The NBC series ran from 1964-1968 and starred Robert Vaughn and David McCallum as Napoleon Solo and Illya Kuryakin, respectively. Both men were agents of the United Network Command for Law Enforcement, a covert organization that constantly battled the forces of T.H.R.U.S.H. (Technological Hierarchy for the Removal of Undesirables and the Subjugation of Humanity). For the record, I felt absolutely ridiculous typing that silly sentence. I mean, seriously, what a pair of absurd acronyms!
TV Squad demands that the original actors return for a cameo in order to lend credibility to the project. Credibility? That's what they're concerned with? Who would avoid seeing "Man From U.N.C.L.E." because of a lack of credibility stemming from the studio's refusal to trot out the nearly 80-year-old stars of the original series? Wasn't David Soul and Paul Michael Glaser's joint cameo in "Starsky and Hutch" bad enough?
Any actor who takes this project and issues a generic statement along the lines of "I grew up watching 'The Man From U.N.C.L.E.' and it's a dream come true to play Napoleon Solo' is, quite frankly, lying through their bleached teeth.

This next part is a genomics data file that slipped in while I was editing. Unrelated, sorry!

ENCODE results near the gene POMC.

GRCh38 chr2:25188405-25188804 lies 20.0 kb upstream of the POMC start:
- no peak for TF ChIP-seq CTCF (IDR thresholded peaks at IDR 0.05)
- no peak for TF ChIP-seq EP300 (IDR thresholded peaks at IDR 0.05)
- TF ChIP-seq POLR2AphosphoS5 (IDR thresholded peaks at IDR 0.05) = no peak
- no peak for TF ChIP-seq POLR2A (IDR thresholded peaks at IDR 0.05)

I predict that if this movie sees the light of day -- and that's a big "if," if you ask me -- there's a 1 to 2 percent chance that Dobkin will wind up directing. He pretty much has his pick of Hollywood comedies and I'd be shocked to see him spend years on a bigscreen adaptation of a long-forgotten TV series that wasn't exactly appointment viewing to begin with. Dobkin's last film was the critically-maligned "Fred Claus," but he's poised to rebound in 2012 with the Ryan Reynolds-Jason Bateman comedy "The Change-Up," from a script by "The Hangover" writers Jon Lucas and Scott Moore.
Borenstein's Jimi Hendrix biopic script "JIMI" landed on last year's Black List and is currently set up at Lionsgate. He must be a huge fan of the original series to go from highbrow historical fare to "The Man From U.N.C.L.E."